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Fortinet: The case for internal firewalls

18 Feb 2016

Traditionally, cyber attacks on corporate networks have come from outside. With the growing usage of mobile devices and the rise of the Internet of Things (IoT), however, the danger now also comes from within. It is not enough to protect against external intruders. Today’s enterprises – especially multi-tenant datacentres – need to ensure that data and applications are immune to attacks from inside the network.

“Hackers are actively targeting networks at their weakest point,” says Andrew Khan, Fortinet Senior Business Manager at Ingram Micro, New Zealand’s largest distributor of Fortinet’s high-performance cybersecurity solutions. “Such points can include an unsecured employee mobile phone or a workstation with limited access to corporate data. These weak points typically reside in low value segments of the corporate network. Once the hacker breaks in and gets a toehold, however, they can often navigate to other, more valuable, parts of the network quite easily.”

Traditionally, organisations deploy firewalls at the network perimeter for protection. “Edge firewalls label all external (ie internet) traffic as untrusted and intra-network traffic as trusted,” continues Khan. “They handle the traffic in two distinct ways. Unfortunately the line delineating trusted and untrusted traffic has blurred. Merely deploying firewalls at the edge of the network is no longer adequate − organisations need to secure the traffic flow inside the network itself.”

Zero trust required Organisations are increasingly adopting a zero trust security model to secure each network segment and inspect and log all traffic. This can be best achieved by an internal segmentation firewall (ISFW) to apply individual policies to each segment and generate logs for all traffic, internal or external.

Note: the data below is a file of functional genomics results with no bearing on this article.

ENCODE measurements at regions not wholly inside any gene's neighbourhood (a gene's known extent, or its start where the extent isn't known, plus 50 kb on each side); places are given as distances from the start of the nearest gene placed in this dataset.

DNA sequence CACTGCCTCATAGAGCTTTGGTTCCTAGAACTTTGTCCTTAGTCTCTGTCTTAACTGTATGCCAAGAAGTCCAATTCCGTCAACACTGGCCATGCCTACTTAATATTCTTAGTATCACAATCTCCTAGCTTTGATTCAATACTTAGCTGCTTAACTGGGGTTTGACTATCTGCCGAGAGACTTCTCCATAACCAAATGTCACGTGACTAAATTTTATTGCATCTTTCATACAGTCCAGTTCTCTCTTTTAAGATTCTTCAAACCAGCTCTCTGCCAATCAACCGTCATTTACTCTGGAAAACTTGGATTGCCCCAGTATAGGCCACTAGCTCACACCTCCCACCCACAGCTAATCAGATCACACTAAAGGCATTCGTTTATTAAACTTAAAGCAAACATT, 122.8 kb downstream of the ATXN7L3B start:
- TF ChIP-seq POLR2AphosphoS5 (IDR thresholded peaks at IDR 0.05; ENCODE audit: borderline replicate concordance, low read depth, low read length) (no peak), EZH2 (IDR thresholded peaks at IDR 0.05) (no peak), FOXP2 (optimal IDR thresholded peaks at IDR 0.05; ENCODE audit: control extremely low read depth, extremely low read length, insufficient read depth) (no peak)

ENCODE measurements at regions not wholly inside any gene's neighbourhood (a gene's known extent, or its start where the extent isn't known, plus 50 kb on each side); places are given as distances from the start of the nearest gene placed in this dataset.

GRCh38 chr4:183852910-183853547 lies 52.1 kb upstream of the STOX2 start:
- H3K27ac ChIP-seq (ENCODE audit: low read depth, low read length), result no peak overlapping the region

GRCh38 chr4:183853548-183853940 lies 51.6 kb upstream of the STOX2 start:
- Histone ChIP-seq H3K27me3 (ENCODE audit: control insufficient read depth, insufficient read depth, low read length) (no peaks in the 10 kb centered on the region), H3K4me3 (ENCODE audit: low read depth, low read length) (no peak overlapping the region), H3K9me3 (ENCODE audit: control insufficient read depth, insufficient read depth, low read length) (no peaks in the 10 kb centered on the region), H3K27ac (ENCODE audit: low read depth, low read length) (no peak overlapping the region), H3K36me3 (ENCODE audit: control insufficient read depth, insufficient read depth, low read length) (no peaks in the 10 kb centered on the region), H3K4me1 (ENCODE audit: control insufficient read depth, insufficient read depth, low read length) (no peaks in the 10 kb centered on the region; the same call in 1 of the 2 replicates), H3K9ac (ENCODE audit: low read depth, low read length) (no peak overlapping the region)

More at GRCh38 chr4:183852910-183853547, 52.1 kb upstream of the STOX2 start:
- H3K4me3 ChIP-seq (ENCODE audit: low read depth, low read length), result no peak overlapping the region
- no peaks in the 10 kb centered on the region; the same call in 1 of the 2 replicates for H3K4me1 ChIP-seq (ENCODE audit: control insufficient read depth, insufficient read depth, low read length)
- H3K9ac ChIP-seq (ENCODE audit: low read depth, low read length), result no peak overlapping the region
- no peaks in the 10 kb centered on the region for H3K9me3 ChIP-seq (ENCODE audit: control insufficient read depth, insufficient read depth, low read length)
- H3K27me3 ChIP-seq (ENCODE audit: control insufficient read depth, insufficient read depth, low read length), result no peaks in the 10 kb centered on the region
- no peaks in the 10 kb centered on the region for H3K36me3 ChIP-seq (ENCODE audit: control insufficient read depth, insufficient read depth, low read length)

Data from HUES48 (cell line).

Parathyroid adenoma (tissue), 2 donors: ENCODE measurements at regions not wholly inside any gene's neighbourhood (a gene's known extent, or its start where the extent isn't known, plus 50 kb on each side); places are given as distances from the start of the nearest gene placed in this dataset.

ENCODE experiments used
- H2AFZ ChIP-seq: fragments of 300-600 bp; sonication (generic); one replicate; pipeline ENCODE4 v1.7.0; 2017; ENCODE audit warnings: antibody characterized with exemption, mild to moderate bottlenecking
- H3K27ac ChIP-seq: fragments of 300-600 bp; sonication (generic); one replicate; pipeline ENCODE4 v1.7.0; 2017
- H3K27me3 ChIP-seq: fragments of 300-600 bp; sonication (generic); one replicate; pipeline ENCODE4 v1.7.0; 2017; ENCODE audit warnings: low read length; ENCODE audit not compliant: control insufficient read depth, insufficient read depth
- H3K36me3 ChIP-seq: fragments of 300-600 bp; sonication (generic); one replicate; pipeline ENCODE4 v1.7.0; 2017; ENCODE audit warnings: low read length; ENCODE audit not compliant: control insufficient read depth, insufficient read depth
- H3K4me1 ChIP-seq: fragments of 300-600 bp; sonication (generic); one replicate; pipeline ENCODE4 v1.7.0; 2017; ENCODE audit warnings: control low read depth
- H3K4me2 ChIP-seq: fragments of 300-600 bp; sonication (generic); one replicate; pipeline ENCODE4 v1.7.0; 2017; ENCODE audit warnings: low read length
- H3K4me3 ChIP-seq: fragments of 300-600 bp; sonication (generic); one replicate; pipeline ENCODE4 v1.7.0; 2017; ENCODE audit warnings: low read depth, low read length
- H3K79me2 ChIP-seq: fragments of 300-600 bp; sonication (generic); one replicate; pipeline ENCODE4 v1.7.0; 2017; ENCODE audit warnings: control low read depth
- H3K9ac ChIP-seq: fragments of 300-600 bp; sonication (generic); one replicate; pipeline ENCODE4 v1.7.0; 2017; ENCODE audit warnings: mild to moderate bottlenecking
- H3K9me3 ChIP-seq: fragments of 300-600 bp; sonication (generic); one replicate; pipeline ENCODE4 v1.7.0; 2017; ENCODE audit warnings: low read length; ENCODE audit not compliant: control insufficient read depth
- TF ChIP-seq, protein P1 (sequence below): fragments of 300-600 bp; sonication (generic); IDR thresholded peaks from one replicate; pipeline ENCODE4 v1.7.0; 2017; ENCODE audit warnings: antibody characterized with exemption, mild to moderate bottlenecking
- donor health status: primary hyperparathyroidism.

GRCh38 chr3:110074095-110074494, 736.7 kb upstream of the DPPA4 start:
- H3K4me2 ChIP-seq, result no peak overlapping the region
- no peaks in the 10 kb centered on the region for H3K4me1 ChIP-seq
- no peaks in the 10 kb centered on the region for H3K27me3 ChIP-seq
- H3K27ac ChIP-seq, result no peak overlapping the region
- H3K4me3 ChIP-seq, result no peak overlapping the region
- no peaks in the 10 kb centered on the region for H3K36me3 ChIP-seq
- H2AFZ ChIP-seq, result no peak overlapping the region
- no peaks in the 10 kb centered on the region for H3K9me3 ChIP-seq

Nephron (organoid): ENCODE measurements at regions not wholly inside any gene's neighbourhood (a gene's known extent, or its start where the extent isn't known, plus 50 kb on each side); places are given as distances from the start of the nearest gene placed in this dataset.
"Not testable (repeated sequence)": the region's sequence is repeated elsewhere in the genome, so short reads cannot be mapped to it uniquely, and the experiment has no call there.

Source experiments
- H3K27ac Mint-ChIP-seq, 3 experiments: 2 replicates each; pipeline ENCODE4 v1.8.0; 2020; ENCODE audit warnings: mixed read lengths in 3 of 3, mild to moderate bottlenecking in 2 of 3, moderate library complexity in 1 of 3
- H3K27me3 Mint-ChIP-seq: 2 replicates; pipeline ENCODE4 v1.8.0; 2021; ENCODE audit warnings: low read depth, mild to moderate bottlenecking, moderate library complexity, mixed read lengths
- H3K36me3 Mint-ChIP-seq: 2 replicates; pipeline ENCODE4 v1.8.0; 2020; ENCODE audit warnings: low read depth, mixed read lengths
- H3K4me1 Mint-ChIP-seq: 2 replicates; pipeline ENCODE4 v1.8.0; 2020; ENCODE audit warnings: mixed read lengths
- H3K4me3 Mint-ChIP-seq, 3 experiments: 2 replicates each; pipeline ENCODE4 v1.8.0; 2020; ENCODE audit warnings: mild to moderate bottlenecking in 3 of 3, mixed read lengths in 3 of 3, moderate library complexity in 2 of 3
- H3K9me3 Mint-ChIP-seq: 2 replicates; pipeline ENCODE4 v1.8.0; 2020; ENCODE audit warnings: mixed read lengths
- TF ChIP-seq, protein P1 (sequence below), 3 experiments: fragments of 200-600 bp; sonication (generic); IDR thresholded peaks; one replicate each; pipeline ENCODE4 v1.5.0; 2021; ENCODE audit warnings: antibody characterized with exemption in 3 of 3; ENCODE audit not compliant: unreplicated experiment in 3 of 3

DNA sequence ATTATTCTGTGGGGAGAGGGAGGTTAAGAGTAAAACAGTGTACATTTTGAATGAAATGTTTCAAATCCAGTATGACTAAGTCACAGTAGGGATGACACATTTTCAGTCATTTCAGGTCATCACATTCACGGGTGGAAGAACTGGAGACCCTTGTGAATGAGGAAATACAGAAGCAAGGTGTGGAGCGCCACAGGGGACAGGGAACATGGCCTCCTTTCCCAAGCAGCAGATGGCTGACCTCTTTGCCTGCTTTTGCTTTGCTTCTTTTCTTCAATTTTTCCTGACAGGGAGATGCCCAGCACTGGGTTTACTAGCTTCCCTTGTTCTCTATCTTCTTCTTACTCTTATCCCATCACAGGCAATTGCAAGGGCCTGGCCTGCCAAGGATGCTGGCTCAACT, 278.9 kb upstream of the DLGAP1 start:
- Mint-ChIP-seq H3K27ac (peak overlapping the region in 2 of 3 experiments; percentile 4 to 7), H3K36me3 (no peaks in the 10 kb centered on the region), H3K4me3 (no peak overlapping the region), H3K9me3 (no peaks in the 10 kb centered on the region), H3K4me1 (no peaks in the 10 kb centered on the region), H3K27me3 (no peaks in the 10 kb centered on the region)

ISFW comprises two kinds of technologies − policy-based segmentation that identifies a user's parameters and enforces the policy controlling their access to enterprises resources; and firewall segmentation to enable traffic analysis, logging and policy management for each segment.

An ISFW does not replace the edge firewall. Instead, it provides multiple touch points within a network to provide security between existing network boundaries. It also improves visibility by empowering IT management see all layers of the network via a single pane of glass.

Removing the performance and cost barriers Traditional objections to securing each network segment have been performance and price. Intra-network traffic can dwarf external traffic volumes, so not many firewalls have the capability to handle the workloads without significant latency. And those that can, when deployed in large numbers to cover each individual network segment, can blow out your security budget.

No longer. “Advanced ASIC (application-specific integrated circuit) chips are now fast enough to handle internal firewalling and are extremely cost-effective,” concludes Khan. “ISFWs are pushing the network security industry into a safer and more secure era. Datacentres that want to take their operations − and their business − one step ahead of the competition should take advantage of them.”

For further information, please contact: Hugo Hutchinson, Business Development Manager at Ingram Micro hugo.hutchinson@ingrammicro.com P: 09-414-0261 | M: 021-245-8276

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